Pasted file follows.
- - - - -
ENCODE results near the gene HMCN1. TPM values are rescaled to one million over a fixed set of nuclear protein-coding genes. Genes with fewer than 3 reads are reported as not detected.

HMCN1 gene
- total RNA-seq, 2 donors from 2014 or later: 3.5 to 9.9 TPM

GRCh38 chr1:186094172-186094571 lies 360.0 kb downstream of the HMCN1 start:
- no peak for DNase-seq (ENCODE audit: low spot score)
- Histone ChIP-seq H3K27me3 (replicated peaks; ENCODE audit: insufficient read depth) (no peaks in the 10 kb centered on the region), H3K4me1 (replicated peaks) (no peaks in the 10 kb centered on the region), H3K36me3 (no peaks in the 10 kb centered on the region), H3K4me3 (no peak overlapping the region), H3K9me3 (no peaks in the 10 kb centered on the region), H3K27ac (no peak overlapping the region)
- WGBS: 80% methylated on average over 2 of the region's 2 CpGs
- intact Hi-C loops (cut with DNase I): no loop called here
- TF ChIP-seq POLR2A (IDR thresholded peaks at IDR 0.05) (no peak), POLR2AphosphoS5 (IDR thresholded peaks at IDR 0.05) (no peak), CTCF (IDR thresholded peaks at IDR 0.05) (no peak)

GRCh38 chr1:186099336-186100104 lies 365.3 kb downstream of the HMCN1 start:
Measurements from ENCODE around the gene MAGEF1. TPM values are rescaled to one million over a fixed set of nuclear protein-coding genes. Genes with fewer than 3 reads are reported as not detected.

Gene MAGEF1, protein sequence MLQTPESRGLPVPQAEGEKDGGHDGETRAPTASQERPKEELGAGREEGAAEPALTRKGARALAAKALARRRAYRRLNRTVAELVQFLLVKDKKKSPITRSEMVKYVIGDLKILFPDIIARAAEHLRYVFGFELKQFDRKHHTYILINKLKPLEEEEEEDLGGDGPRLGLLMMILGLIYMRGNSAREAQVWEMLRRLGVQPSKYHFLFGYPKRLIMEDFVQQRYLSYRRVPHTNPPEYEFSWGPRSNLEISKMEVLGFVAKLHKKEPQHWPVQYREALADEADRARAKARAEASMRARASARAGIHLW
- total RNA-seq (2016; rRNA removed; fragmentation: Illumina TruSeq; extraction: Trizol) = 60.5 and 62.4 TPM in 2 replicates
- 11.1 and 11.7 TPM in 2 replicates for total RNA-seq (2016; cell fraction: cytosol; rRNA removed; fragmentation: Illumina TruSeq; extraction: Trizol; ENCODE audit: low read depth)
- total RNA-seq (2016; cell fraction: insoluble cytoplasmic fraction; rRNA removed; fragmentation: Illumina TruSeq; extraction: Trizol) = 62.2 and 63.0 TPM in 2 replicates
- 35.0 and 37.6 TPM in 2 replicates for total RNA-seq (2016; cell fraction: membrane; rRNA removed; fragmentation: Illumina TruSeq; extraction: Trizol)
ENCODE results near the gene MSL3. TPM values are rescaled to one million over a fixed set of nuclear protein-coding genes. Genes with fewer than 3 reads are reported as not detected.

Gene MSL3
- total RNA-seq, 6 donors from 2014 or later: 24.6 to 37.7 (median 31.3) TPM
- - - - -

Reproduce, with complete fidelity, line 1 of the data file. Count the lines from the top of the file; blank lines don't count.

ENCODE results near the gene HMCN1. TPM values are rescaled to one million over a fixed set of nuclear protein-coding genes. Genes with fewer than 3 reads are reported as not detected.